Daddy’s Girl, Yes; Mother’s Boy, No

Western social norms tolerate a strong bond between father and daughter; it’s OK to be a daddy’s girl. Yet, for a mother’s boy and mothers of mothers’ boys it’s a different story. In fact, a strong bond between mother and son is frequently looked upon with derision. Just check out the mother’s body “definition” in Wikipedia; there’s no formal entry for Daddy’s Girl.

Why is this, and is it right?

Excerpts below from the forthcoming book “From “The Mama’s Boy Myth” by Kate Stone Lombardi.

[div class=attrib]From the Wall Street Journal:[end-div]

My daughter Jeanie and I use Google chat throughout the day to discuss work, what we had for lunch, how we’re avoiding the gym, and emotional issues big and small. We may also catch up by phone in the evening. I can open up to Jeanie about certain things that I wouldn’t share with another soul, and I believe she would say the same about me. We are very close, which you probably won’t find particularly surprising or alarming.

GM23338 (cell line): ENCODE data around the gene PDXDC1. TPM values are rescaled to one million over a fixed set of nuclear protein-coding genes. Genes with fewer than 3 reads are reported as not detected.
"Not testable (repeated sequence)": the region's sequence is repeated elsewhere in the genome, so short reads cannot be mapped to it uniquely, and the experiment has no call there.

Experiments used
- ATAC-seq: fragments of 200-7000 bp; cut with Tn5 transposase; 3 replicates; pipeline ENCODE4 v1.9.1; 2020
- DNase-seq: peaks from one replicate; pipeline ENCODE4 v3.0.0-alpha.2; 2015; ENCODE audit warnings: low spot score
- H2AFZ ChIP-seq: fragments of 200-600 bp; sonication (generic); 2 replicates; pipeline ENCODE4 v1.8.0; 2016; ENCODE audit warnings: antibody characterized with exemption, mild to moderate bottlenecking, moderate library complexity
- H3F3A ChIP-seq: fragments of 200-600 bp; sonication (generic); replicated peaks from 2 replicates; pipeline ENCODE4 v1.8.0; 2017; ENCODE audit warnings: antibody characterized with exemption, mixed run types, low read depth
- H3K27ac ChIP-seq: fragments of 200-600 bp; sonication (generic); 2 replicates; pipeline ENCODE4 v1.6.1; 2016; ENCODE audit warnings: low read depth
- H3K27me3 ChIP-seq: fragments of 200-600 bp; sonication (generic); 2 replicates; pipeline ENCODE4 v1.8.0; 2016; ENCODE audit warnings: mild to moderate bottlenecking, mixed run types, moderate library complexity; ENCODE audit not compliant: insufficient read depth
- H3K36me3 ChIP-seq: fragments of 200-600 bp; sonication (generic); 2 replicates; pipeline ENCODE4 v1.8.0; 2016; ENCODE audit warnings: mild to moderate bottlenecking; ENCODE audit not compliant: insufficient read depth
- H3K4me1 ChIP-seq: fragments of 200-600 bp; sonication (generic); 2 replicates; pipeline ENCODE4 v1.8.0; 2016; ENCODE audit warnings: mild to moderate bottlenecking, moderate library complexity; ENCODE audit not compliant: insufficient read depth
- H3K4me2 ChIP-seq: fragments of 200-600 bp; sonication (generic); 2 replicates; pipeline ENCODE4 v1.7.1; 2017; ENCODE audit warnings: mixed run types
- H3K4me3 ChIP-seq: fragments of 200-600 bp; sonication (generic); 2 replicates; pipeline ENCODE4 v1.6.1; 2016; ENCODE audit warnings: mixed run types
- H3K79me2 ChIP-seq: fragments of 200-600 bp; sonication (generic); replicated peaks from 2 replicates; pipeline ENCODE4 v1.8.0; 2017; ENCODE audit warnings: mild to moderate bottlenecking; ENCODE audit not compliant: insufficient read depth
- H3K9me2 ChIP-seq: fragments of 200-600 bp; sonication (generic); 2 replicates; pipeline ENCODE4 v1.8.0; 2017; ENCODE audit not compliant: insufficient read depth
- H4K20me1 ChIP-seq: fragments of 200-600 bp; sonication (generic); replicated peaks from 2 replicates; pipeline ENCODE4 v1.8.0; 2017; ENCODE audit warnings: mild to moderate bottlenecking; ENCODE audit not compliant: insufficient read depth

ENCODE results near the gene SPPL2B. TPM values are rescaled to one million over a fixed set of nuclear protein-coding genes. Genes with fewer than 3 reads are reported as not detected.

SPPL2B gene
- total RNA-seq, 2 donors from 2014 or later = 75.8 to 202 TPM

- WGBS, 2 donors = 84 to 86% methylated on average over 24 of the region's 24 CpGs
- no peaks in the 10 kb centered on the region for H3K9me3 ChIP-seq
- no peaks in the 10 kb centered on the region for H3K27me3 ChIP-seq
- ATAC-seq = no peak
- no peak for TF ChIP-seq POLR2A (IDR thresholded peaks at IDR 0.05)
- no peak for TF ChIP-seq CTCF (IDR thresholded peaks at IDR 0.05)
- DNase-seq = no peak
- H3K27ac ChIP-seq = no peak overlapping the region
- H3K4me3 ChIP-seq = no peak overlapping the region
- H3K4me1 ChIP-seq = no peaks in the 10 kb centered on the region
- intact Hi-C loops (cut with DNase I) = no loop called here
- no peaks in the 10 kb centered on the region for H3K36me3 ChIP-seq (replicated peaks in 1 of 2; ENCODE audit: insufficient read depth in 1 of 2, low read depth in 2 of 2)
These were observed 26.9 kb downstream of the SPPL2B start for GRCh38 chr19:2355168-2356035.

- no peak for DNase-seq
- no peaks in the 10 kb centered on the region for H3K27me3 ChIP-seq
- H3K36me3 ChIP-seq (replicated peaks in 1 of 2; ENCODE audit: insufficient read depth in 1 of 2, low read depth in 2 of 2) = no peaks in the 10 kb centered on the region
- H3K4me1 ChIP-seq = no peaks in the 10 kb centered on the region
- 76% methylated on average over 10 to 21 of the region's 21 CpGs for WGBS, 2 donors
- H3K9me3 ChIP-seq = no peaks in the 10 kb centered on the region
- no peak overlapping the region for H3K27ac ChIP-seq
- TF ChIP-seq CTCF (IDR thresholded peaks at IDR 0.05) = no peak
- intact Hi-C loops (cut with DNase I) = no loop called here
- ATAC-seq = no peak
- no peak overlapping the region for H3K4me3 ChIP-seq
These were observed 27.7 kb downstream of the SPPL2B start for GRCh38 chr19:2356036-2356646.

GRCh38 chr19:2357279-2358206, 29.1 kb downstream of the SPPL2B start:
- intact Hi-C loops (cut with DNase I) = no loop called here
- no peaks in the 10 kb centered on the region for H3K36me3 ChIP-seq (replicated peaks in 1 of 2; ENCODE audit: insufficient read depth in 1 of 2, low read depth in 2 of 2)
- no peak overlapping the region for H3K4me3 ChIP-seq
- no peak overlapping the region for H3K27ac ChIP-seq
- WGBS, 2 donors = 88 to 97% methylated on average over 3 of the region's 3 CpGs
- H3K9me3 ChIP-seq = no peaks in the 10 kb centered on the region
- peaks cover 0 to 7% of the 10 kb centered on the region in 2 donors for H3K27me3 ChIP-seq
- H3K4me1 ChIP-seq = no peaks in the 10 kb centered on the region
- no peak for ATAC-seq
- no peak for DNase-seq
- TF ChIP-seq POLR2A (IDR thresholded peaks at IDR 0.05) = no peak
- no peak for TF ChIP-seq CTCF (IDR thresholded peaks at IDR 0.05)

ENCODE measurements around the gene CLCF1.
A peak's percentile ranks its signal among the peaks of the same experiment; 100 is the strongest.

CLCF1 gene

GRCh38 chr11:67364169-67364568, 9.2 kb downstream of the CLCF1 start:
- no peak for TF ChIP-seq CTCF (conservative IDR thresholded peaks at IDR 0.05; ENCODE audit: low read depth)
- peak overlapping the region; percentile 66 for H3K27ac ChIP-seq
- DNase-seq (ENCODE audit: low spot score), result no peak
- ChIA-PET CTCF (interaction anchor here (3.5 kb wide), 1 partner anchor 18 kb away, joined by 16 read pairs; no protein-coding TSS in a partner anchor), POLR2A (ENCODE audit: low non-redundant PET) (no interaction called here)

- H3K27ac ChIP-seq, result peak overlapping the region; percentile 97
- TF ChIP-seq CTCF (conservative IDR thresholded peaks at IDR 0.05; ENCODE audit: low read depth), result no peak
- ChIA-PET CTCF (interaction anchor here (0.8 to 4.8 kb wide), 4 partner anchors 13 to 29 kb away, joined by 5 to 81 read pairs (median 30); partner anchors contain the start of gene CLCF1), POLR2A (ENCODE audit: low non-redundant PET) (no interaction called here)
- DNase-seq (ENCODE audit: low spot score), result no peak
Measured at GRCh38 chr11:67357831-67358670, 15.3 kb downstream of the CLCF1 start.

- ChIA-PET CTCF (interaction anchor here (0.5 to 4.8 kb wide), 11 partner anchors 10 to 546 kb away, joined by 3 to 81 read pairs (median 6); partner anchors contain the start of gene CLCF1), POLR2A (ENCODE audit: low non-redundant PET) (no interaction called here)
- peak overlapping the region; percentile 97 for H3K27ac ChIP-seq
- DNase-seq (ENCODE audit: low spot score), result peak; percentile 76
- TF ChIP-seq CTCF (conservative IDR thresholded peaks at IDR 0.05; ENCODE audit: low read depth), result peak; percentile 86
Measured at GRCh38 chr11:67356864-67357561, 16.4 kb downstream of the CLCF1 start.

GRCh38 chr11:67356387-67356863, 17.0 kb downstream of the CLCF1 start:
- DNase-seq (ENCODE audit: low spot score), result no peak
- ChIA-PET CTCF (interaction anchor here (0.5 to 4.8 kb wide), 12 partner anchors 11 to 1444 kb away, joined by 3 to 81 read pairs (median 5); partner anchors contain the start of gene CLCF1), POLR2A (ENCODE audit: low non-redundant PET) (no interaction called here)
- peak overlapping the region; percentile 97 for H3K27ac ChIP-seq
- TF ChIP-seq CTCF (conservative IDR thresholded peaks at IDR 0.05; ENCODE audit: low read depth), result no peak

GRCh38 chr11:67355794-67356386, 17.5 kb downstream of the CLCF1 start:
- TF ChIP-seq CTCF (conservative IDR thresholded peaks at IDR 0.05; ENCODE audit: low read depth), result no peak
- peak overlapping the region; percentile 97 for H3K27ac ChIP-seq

Now switch genders. Suppose I told you that I am very close to my son, Paul. That I love hanging out with him and that we have dozens of inside jokes and shared traditions. Even though we speak frequently, I get a little thrill each time I hear his signature ringtone on my cellphone. Next, I confess that Paul is so sensitive and intuitive that he “gets me” in a very special way.

Are you starting to speculate that something is a little off? Are you getting uncomfortable about the kind of guy my son is growing up to be?

For generations mothers have gotten one message: that keeping their sons close is wrong, possibly even dangerous. A mother who fosters a deep emotional bond with her son, we’ve been told, is setting him up to be weak and effeminate—an archetypal mama’s boy. He’ll never be independent or able to form healthy adult relationships. As the therapist and child-rearing guru Michael Gurian wrote in his 1994 book about mothers and sons, “a mother’s job…is very much to hold back the coming of manhood.” A well-adjusted, loving mother is one who gradually but surely pushes her son away, both emotionally and physically, in order to allow him to become a healthy man.